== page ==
Mohamad Soueid, 47, was ordered detained pending trial by U.S. Judge Claude Hilton after prosecutors argued that he was a serious flight risk, citing multiple passports they found, including a recently acquired Syrian one.

Oct 25, 2011

U.S. seeks $71 million from Equatorial Guinea leader’s son

WASHINGTON (Reuters) – The Obama administration is seeking to seize almost $71 million in allegedly corrupt assets from the son of the leader of Equatorial Guinea, including $1.8 million worth of pop star Michael Jackson memorabilia.

The U.S. Justice Department accused Teodoro Nguema Obiang Mangue, the son of longtime President Teodoro Nguema Obiang Mbasogo, of amassing over $100 million and using the proceeds to fund a lavish life in the United States and abroad, including luxury cars, boats and a Gulfstream jet.

Oct 24, 2011

U.S. says accused Syrian agent had ties to ambassador

WASHINGTON (Reuters) – A Syrian-born man accused of spying on protesters against the Syrian government in the United States had ties to Damascus’ ambassador to Washington, U.S. prosecutors said in arguing that he was no low-level intelligence operative.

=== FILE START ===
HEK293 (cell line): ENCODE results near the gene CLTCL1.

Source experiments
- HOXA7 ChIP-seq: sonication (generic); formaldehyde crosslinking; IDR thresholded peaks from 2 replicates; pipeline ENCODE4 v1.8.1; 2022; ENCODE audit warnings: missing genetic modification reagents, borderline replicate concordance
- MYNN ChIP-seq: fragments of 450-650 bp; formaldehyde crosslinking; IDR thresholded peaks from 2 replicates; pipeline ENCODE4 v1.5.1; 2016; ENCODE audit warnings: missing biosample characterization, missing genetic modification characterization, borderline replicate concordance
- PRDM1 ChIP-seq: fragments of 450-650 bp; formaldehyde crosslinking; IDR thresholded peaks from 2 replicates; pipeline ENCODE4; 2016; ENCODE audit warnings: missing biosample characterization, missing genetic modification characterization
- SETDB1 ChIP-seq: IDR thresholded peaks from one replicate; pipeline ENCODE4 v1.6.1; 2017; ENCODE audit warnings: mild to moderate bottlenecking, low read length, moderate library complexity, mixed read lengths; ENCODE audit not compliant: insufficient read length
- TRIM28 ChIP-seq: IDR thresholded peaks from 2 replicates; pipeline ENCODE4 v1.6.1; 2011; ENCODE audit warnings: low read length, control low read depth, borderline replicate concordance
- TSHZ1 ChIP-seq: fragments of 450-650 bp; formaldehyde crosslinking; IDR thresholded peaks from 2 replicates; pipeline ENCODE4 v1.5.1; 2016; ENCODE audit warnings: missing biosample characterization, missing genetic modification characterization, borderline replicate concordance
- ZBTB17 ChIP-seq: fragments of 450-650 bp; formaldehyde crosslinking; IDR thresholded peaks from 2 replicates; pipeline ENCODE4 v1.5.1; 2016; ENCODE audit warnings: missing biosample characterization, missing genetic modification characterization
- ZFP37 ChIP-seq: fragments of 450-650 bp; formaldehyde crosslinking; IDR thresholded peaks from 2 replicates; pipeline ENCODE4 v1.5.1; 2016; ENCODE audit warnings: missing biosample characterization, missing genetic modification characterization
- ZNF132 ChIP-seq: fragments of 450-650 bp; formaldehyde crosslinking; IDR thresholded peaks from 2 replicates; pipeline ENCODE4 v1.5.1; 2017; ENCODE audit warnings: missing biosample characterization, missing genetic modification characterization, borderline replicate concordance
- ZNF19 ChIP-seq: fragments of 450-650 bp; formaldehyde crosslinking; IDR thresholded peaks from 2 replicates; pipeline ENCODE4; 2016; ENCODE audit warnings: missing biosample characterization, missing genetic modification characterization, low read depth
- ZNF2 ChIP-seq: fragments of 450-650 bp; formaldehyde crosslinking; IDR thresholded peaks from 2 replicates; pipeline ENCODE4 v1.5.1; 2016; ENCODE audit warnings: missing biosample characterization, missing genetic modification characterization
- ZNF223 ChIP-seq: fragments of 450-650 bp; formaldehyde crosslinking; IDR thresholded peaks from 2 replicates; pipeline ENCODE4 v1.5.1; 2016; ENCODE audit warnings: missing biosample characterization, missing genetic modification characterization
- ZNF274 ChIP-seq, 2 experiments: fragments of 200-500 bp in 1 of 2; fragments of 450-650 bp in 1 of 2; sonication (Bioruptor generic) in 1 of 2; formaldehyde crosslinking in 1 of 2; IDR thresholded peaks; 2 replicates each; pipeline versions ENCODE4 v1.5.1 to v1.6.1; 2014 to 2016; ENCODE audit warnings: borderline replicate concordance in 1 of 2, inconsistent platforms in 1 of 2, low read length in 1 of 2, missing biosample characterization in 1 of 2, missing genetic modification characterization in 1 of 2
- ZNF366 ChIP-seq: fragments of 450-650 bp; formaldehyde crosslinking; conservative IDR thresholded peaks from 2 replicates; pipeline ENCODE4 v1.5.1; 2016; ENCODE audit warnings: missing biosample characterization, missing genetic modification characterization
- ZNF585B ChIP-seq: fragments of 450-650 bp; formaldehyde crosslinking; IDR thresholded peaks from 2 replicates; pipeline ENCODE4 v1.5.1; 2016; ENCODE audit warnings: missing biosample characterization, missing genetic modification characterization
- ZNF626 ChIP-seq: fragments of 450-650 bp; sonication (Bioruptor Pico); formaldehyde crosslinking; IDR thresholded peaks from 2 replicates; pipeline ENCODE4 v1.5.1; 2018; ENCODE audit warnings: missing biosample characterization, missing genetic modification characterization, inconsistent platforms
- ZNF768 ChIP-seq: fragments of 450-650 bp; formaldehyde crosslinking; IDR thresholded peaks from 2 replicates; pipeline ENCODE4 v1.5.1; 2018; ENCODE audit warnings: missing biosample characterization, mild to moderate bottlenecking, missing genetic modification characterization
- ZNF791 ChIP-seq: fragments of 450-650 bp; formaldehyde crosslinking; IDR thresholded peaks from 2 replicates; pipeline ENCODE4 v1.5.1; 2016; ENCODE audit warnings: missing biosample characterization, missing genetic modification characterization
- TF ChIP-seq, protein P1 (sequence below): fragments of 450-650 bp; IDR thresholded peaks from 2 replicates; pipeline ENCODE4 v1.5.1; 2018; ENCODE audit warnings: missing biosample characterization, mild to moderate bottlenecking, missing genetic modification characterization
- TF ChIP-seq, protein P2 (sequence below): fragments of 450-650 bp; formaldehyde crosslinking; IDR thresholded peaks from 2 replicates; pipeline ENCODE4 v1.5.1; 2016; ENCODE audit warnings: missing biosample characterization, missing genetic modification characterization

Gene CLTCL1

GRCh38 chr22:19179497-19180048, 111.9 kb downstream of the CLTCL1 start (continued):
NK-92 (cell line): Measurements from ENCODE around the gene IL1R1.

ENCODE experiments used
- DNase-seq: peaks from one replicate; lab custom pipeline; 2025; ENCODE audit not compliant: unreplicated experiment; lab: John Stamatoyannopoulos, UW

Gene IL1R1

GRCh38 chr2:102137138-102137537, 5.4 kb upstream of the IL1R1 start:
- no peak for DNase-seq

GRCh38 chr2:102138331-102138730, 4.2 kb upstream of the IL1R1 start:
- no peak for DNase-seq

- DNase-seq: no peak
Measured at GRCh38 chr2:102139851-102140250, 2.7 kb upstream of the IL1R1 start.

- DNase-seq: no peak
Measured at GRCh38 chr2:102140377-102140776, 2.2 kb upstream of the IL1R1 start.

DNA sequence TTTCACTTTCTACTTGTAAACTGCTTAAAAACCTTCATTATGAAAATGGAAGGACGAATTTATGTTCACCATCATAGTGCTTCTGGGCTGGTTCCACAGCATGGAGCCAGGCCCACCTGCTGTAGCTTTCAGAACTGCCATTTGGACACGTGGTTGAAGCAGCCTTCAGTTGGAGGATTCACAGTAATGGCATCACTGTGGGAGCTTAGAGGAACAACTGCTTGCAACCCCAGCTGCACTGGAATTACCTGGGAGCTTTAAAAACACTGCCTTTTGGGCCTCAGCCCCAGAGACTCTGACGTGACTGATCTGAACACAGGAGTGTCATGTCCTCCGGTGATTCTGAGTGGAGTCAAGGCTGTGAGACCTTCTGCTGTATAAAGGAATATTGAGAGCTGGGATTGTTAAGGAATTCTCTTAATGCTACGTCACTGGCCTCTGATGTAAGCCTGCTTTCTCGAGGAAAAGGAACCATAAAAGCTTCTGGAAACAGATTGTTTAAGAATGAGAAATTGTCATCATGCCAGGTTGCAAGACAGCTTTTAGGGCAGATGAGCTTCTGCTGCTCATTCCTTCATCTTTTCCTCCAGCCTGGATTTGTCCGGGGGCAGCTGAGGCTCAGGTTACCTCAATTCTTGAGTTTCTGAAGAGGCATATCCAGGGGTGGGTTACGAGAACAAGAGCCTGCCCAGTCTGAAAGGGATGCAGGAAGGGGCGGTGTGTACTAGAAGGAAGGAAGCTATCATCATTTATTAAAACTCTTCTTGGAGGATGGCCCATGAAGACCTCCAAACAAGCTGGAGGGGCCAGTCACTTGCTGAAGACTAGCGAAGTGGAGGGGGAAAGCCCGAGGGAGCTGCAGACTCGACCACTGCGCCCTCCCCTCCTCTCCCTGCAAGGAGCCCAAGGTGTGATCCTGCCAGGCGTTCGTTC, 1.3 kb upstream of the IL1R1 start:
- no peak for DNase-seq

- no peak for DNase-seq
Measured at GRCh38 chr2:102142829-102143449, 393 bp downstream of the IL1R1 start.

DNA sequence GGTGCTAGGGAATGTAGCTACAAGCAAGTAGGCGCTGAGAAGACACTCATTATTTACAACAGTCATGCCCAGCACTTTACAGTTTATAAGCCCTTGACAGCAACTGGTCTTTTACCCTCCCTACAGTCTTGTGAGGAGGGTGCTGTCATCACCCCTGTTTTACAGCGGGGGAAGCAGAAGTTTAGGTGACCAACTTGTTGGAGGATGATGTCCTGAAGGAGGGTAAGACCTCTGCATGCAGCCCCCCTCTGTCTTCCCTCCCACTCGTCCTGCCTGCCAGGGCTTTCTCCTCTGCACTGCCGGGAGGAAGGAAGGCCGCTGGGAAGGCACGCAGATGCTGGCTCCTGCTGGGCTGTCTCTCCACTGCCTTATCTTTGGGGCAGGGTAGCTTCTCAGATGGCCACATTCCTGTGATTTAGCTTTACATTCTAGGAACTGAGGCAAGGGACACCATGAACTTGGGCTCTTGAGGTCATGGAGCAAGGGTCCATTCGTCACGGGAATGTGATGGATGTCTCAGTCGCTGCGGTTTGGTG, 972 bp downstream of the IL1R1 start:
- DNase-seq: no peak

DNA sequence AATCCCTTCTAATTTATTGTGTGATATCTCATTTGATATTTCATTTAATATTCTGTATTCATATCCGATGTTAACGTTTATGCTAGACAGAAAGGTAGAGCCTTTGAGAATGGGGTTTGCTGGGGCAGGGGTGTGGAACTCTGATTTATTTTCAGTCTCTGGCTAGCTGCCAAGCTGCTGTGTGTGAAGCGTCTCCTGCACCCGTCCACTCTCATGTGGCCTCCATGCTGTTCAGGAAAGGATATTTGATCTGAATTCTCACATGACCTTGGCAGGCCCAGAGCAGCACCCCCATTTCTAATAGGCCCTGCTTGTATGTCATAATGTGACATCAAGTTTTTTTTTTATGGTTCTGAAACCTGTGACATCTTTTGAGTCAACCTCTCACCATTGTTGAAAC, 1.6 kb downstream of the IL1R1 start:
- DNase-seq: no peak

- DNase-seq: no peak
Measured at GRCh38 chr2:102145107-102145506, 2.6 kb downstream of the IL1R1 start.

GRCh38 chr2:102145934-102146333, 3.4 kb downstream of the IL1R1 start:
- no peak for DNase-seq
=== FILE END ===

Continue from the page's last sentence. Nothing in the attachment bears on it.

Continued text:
Tensions were already high between Washington and Damascus with the recall of the U.S. ambassador to Syria because of what the Obama administration said on Monday were Syrian government-inspired threats against him.

Oct 21, 2011

U.S. court backs rules protecting national forests

WASHINGTON (Reuters) – A U.S. appeals court ruled on Friday that the government properly designated millions of acres of national forests as off limits to logging and road construction, overturning a lower court ruling in a long-running battle over preserving the land.

For the second time, the U.S. Appeals Court for the 10th Circuit, based in Denver, overturned a decision by a federal judge in Wyoming who had found the ban that covered some 58.5 million acres (23.67 million hectares) of forest lands exceeded the U.S. Forest Service’s authority.

Oct 20, 2011

U.S. rights watchdog accuses FBI of racial profiling

WASHINGTON (Reuters) – A leading U.S. civil liberties group on Thursday accused the Federal Bureau of Investigation of engaging in unconstitutional racial profiling of Muslims and other minorities, citing internal documents.

The American Civil Liberties Union said memoranda it received under Freedom of Information requests and lawsuits showed the FBI was associating criminal acts with racial and ethnic groups and then using census data and other information to profile entire communities.

    • About Jeremy

      "Legal correspondent. Previously has covered the White House, U.S. political campaigns, Congress, the Federal Communications Commission, and the U.S. economy. Launched and directed the "Tales from the Trail: 2008" Reuters campaign blog, the predecessor to Reuters' "Front Row Washington" blog."